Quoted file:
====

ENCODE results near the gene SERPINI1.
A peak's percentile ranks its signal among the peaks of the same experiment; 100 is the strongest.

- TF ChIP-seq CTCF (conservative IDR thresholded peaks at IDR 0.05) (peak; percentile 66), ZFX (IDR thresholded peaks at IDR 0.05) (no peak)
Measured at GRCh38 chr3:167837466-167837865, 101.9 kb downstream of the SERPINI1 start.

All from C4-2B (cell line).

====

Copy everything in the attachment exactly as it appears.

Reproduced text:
ENCODE results near the gene SERPINI1.
A peak's percentile ranks its signal among the peaks of the same experiment; 100 is the strongest.

- TF ChIP-seq CTCF (conservative IDR thresholded peaks at IDR 0.05) (peak; percentile 66), ZFX (IDR thresholded peaks at IDR 0.05) (no peak)
Measured at GRCh38 chr3:167837466-167837865, 101.9 kb downstream of the SERPINI1 start.

All from C4-2B (cell line).